At 12 October 1899 the Boers Commandeered Begbie’s Foundry for armaments production. On 24 April 1900 a massive explosion in the munitions store destroyed part of the foundry and houses nearby. Sabotage was suspected. Full production was resumed before the British occupation five weeks later.

Smit Street

Gandhi Square


Near this point on Government Square, in front of the Court House, on 31 May 1900 Field Marshal Roberts accepted the surrender of Johannesburg from the S.A.R. Commandant, Dr F.E.T. Krause. The Boers had been allowed 24 hours to evacuate the town provided the left the mines intact.

Wits University Gates Enoch Soutry


On 6 October 1899, 7000 Zulu workers, mainly men, left this site (the Showgrounds) where they had gathered the night before, to walk to their homes in Zululand and Natal.

80 Albert Street, Johannesburg


The Central Pass Office was an infamous checkpoint of the influx control system under apartheid. The “Dompas” which controlled the movement of African people was issued here. Denied a place in the city, many were ordered to leave Johannesburg. This building opened in  1944 as the Non-European Affairs Department and was greatly enlarged in the 1960s. Converted into a womens’ hostel in 1994, it was re-named the Usindiso Womens’ Shelter.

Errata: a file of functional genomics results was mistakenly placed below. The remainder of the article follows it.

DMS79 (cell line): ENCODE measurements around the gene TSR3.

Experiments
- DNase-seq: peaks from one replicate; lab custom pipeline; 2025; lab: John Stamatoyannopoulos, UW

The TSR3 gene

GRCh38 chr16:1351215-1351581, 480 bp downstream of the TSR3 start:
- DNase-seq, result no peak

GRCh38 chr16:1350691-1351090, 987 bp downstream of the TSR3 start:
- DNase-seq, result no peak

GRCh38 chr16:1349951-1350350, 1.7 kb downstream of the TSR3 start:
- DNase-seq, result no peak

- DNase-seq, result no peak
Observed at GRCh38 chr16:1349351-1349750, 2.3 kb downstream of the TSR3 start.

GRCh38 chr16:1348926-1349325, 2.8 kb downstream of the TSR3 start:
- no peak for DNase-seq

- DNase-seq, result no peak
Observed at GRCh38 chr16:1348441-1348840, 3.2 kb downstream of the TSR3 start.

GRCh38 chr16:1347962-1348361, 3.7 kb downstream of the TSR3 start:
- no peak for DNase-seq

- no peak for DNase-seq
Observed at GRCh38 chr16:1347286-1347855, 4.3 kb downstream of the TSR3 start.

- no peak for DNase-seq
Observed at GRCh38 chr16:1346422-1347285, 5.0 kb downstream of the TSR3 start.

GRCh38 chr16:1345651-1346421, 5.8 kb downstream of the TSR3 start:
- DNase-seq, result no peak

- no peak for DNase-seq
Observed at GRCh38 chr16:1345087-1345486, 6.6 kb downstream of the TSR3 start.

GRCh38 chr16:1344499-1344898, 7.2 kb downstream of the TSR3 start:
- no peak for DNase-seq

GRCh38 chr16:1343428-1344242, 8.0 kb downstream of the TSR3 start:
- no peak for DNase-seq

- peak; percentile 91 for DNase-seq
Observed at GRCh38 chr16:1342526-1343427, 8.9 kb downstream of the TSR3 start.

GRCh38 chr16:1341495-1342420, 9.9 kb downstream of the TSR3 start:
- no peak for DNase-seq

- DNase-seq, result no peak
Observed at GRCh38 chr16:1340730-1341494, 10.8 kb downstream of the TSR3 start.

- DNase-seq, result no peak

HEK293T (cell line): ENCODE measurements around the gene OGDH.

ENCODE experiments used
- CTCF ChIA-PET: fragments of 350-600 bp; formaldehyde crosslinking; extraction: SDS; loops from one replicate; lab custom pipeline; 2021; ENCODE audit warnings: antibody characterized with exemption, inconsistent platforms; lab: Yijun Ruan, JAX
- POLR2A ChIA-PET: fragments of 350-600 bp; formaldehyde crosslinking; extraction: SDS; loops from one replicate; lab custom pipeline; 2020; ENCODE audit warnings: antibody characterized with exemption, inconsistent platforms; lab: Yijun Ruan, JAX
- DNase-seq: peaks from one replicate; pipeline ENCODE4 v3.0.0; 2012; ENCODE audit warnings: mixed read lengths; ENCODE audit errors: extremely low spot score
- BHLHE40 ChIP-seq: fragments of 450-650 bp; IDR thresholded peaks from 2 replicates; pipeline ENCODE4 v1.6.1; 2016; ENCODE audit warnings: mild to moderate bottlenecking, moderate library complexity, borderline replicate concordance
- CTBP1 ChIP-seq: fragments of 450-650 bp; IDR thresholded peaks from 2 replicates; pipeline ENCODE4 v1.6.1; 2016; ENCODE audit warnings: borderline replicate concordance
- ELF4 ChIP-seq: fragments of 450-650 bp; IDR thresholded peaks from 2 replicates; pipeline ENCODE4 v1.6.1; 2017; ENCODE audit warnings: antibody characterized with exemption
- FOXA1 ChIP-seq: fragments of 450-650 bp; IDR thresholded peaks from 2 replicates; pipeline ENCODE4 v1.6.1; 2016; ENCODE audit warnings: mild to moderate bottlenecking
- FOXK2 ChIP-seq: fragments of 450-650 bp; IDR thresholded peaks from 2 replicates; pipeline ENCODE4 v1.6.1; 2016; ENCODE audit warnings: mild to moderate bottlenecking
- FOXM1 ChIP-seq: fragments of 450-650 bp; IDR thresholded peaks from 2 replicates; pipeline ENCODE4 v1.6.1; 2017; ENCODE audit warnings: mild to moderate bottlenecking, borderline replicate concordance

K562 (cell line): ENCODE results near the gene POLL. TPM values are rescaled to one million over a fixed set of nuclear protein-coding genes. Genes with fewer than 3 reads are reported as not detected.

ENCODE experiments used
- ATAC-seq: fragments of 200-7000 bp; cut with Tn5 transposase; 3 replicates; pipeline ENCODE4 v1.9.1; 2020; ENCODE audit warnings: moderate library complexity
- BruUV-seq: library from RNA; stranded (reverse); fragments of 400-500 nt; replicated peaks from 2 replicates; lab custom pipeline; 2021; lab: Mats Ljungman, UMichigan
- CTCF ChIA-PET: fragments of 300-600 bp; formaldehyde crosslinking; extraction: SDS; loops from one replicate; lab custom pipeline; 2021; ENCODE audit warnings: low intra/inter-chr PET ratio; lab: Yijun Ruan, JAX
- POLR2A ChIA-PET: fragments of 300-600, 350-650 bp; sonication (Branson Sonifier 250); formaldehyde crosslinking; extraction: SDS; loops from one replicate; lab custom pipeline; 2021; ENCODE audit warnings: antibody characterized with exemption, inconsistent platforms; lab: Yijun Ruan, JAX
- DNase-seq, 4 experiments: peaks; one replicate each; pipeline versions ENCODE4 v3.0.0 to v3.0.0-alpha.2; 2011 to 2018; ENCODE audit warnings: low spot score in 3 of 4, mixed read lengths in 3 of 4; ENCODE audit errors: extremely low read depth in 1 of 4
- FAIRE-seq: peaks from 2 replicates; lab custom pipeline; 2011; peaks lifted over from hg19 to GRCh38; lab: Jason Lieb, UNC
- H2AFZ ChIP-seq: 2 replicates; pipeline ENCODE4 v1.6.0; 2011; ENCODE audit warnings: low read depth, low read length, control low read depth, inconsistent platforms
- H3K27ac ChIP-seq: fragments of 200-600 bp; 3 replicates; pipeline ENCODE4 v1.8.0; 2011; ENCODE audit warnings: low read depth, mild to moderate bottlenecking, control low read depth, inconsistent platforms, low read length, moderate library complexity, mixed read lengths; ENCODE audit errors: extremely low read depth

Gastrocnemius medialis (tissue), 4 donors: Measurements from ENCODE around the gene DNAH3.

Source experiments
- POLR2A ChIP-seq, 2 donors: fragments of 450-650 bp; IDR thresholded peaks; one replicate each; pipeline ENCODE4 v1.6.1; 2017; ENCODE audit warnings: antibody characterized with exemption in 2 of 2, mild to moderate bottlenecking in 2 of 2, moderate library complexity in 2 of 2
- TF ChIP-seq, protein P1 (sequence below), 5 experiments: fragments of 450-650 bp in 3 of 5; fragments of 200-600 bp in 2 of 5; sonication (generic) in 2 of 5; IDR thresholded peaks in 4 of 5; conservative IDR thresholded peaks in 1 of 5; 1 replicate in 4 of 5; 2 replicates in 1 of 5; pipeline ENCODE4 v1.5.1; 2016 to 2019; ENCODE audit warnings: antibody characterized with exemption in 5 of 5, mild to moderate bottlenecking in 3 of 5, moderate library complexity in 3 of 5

80 Albert Street, Johannesburg


On 31 May 1900 the South Australian Mounted Rifles took the surrender of The Fort. The first to enter were Sgt-Maj. J.R. Read and Cpl. H.H “Breaker” Morant. Thereafter it was garrisoned by the Cheshire Regiment which retained the captured Z.A.R. flag, the “Vierkleur”, amongst its trophies.


Commissioned November 1896. The Jameson Raid led the South African Republic (Z.A.R.) Executive to instruct Cmdt. A.F. Schiel to construct a fort around part of the existing gaol. Designed to control the town, railways and mines, the fort had two bastions for long-range guns linked by earth rampage. Convict labour excavated and loaded rock and soil from the northern slopes.

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